We used Mister’s special interests to engage anywhere and everywhere we could. During speech, via daily play and just living. Through showing an interest in Mister’s passion, we were able to engage with Mister like never before, even without words.

The few times I have had to be away for the day I have brought back cheap necklaces so we were able to build that association of when mum goes, it’s a good thing. You can see how I’ve used the love of necklaces to alter an anxious situation fraught with separation anxiety into acceptance.

When Mister was on a food strike, I’d sometimes set up beads and string for threading. He would be threading, and I would be spoon-feeding. Not an ideal eating situation, but this example reiterates how helpful it can be to use special interests, and how they can provide a platform to cope and get through.

 

So what happens if your Spectrum Kid doesn’t have a special interest?

Our other poppet doesn’t seem to have such special interests. What now? For Miss, it’s all about talking, drawing and craft. So I guess you could call this kind of style her special interest. If Miss has a task that has something to do with her hands, this equals a happy and content disposition. If not, then this equals a whole lot of anxiety and when she doesn’t know what to do it leads to panic. Trust me when I say there have been plenty of days where we have done more craft than Mister Maker.

When we embrace these passions and special interests, we are able to connect with individuals, motivate, value, share and engage.

I have heard it said by lots of people that the ‘obsession’ part of Autism drives them mad, and new distractions need to be found. But if the apparent ‘obsession’ isn’t harmful to anyone, it can be a beautiful doorway into your child’s heart and mind.

Want to Ponder Autism more with us?

Stay tuned for our next article. Ponderings have managed to affiliate with Planet Spectrum and are pleased to offer you this link to the free resource The Flight Manual.

The Land of “Doors must be closed, and lids must be on”. Let’s talk Triggers.

On Planet Spectrum when we refer to a trigger, we are referring to something that creates a behavioural response. It is 'triggered' by something.There are triggers that need to be managed because they are an everyday part of life, and then there are triggers that can...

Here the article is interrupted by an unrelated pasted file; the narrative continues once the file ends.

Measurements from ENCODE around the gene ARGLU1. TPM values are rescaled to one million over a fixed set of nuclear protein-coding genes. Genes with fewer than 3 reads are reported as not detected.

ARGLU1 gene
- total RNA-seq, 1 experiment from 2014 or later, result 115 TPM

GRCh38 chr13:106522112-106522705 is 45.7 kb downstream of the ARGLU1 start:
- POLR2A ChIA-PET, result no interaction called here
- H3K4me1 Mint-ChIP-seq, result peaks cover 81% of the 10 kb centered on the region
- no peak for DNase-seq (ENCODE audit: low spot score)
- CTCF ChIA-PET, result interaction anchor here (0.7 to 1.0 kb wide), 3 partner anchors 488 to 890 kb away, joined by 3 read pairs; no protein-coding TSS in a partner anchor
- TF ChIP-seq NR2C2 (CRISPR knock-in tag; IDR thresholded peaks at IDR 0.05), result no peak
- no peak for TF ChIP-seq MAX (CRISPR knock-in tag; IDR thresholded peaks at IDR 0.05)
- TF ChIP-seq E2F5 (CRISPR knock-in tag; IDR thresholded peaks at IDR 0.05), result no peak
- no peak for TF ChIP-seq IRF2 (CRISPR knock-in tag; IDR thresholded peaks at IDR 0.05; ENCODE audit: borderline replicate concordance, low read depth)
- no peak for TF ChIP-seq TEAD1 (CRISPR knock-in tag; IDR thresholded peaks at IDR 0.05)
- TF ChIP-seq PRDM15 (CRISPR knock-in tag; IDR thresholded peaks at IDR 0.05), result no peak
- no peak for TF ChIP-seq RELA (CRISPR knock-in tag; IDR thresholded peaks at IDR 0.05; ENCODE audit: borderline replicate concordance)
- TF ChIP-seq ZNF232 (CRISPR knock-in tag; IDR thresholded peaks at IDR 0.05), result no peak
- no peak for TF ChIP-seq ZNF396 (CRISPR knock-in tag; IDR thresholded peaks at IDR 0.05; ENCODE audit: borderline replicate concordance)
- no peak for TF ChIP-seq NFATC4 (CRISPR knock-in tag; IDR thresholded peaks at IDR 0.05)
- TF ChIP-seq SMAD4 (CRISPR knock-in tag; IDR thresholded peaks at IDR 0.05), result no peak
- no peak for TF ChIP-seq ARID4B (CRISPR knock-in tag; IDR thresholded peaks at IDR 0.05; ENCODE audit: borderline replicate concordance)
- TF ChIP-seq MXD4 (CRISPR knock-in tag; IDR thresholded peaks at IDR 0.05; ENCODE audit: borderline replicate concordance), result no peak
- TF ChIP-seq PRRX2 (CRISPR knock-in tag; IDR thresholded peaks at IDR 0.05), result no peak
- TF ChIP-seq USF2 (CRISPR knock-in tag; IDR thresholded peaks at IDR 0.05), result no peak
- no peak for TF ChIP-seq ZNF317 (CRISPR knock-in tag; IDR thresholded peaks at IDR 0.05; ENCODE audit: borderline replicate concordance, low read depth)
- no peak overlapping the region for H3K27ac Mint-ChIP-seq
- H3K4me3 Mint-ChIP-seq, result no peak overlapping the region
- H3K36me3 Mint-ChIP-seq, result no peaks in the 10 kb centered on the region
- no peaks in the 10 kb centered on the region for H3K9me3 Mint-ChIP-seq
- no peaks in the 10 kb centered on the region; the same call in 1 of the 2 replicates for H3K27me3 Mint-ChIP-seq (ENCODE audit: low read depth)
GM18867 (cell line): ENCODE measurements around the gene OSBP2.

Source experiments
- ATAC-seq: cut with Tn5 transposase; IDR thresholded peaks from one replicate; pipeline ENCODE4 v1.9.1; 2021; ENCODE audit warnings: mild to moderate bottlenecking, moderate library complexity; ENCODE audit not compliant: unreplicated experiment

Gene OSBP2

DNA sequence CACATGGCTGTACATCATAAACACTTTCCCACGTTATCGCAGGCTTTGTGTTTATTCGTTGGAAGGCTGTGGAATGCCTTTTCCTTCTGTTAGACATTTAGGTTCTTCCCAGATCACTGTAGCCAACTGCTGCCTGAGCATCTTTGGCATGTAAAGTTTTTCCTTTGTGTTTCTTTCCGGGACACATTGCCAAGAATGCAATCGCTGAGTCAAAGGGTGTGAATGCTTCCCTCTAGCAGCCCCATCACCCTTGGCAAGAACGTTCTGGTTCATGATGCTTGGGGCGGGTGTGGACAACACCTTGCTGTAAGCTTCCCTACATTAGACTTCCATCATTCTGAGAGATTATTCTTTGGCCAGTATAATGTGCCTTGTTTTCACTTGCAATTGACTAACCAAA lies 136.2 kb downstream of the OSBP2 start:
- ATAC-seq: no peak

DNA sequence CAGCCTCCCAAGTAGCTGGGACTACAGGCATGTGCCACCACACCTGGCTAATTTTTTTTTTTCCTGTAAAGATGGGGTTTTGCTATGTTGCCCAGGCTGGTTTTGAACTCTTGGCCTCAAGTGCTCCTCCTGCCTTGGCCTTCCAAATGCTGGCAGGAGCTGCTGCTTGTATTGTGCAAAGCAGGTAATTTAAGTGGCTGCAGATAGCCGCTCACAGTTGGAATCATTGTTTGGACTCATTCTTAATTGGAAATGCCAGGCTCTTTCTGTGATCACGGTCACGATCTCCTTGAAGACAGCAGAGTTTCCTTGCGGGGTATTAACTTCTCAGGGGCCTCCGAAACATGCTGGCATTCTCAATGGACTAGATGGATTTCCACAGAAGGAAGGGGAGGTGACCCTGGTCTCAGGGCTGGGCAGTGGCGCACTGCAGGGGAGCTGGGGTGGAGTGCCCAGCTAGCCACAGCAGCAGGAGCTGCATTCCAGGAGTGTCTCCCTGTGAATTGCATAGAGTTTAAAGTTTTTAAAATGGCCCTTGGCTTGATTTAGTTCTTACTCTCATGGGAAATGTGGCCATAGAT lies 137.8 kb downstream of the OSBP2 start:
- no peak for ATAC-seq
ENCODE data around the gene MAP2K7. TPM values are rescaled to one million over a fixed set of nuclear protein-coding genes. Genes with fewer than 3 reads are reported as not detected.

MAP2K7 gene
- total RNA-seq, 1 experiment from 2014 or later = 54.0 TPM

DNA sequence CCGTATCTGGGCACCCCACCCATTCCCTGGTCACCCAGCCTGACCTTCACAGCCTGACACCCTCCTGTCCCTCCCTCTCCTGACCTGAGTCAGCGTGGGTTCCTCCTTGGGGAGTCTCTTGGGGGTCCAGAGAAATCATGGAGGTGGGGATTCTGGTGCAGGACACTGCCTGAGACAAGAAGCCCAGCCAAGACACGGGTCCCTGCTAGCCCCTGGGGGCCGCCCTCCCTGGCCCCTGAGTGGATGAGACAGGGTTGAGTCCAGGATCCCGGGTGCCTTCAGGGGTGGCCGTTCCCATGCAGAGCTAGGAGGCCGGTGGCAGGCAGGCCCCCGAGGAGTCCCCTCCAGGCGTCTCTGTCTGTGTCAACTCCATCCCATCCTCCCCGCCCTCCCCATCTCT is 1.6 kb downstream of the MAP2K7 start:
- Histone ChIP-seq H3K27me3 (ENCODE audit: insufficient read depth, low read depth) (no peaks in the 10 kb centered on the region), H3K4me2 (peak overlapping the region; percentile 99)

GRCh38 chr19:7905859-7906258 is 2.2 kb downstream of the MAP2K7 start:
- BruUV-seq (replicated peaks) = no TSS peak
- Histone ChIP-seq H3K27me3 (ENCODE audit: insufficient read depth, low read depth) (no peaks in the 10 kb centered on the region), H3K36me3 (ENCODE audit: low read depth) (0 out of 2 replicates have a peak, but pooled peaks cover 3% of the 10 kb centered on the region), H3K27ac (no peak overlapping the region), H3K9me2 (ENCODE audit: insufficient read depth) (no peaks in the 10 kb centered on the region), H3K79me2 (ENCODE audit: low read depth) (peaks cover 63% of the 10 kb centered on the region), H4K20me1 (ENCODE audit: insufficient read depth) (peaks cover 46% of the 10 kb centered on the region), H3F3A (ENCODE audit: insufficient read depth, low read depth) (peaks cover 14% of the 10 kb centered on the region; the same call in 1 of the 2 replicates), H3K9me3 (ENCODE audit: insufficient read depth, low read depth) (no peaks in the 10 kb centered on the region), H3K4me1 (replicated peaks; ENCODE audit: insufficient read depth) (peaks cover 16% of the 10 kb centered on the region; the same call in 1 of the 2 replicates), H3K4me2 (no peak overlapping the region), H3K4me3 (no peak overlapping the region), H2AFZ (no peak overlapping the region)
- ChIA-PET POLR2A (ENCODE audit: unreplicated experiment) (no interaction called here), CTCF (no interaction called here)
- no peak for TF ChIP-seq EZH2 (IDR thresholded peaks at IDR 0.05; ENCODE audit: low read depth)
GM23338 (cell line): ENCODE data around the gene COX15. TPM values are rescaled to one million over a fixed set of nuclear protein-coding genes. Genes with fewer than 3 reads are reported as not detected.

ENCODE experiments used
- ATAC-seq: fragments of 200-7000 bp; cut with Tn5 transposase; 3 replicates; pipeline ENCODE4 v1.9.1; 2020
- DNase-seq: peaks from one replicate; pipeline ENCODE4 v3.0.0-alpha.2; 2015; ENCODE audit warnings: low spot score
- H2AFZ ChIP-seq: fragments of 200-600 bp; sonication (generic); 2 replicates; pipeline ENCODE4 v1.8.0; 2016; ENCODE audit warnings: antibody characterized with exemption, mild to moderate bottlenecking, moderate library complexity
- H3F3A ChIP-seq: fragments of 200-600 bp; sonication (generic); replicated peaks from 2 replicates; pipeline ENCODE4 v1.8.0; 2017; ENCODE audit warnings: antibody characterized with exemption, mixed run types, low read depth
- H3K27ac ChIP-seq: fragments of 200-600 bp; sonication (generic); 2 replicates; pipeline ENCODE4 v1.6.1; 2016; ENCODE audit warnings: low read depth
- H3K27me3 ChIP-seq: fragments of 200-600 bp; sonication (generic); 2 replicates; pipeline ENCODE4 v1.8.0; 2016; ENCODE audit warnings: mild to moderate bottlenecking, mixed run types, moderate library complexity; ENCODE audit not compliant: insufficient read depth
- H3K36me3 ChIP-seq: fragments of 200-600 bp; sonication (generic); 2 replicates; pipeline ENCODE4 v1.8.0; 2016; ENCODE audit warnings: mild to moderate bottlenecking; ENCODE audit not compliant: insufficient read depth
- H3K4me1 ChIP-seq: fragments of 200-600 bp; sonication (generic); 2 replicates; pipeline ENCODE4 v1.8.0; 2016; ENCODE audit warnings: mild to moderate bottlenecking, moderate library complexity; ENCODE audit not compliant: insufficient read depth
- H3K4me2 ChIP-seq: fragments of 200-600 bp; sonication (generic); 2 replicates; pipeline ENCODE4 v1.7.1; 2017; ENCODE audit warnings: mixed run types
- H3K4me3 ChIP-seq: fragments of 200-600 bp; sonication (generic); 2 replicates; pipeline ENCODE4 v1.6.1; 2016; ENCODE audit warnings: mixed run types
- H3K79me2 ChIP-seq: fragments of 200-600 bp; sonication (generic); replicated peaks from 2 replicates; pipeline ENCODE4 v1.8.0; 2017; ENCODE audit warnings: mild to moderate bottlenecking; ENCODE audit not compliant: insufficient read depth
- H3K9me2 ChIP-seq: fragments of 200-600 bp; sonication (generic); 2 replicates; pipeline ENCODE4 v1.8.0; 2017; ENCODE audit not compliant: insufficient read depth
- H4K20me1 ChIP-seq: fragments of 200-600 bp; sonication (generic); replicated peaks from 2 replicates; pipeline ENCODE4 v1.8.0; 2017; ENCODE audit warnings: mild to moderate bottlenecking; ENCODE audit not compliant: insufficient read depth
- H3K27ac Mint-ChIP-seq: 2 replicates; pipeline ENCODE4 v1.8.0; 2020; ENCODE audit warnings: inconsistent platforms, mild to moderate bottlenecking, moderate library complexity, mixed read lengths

Special Interests- They’re Important!

Who knew threading beads and a trip to the laundromat could mean your kid would eat casserole? It is common for those on Planet Spectrum to be passionate about a particular subject or object..

Five Tips For Homeschooling

Homeschooling has always felt like more of an alternative option.
So what does one do when school is not an option, and they are left at home wondering and perhaps freaking out about where to start… Breath, we’ve got you covered!

Have You Ever Wondered What You Would Say To Your 21 year Old Self?

Have You Ever Wondered What You Would Say To Your 21 year Old Self?

Have you ever wondered what you would say to your 21 year old self looking back on where you’ve been and what you’ve done since then?  

If you had to write a letter now, would you say you should have taken more risks or travelled more; would you suggest saving more money or living more in the moment? Well Postcards from Tomorrow is a collection of letters from 270+ amazing women to their 21 year old selves – and they are telling it like it is!

I am so excited to be part of this project and have my letter published in this collection, which is now in print. Kim Chandler McDonald, the inspirational woman behind the initiative, approached me last year, just before the Australian LGBTI awards ceremony in Sydney, to ask if I’d be interested in writing a letter for the book. I instantly fell in love with the idea; I loved that the funds raised would go to Lou’s Place.

Lou’s Place, which is celebrating 21 years of giving service, is currently the only daytime drop in centre in Sydney, for women in crisis. 

At Lou’s they can access a wide range of professional services and support, for situations that include major issues like homelessness, domestic violence, childhood experiences of abuse and neglect, mental illness and addictions. Sometimes it’s as simple as being a welcoming place where they can enjoy a warm lunch and feel safe to just ‘be’.

Having organisations like Lou’s Place, where there is someone you can reach out to, talk to and who listens is so important. Without refuges, like these where would women in crisis go?  

For all of their 21 years in operation, Lou’s has run totally on donations and one of the many reasons I’m so pleased to be part of the Postcards From Tomorrow project is that all of the proceeds are being donated to Lou’s Place, through their Marmalade Foundation, to help them keep on doing what they’re doing.